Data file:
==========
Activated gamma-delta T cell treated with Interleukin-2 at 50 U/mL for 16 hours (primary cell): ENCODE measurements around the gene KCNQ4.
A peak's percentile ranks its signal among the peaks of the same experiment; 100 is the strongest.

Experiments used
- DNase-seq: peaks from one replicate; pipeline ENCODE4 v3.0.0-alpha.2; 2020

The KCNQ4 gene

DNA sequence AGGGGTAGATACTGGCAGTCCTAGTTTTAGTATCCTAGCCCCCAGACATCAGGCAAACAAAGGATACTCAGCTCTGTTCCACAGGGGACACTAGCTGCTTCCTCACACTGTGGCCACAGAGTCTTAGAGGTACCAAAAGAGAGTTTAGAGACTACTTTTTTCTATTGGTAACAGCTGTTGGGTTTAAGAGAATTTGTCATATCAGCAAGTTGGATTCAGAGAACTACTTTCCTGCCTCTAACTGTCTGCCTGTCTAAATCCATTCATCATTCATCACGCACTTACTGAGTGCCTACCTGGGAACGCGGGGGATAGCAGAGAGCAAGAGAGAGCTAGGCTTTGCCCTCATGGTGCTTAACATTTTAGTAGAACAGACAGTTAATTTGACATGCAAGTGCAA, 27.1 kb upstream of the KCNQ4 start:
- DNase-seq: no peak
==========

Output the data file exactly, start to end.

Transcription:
Activated gamma-delta T cell treated with Interleukin-2 at 50 U/mL for 16 hours (primary cell): ENCODE measurements around the gene KCNQ4.
A peak's percentile ranks its signal among the peaks of the same experiment; 100 is the strongest.

Experiments used
- DNase-seq: peaks from one replicate; pipeline ENCODE4 v3.0.0-alpha.2; 2020

The KCNQ4 gene

DNA sequence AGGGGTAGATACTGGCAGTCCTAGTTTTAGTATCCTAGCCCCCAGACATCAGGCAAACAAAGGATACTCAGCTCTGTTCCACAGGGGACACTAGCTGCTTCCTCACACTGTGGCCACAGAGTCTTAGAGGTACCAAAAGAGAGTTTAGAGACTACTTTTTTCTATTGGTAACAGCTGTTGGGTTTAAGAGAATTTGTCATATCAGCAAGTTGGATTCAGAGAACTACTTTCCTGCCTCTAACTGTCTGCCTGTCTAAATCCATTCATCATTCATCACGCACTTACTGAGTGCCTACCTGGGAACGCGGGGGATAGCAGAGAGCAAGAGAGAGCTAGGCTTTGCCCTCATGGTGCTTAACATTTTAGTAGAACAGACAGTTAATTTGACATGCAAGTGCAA, 27.1 kb upstream of the KCNQ4 start:
- DNase-seq: no peak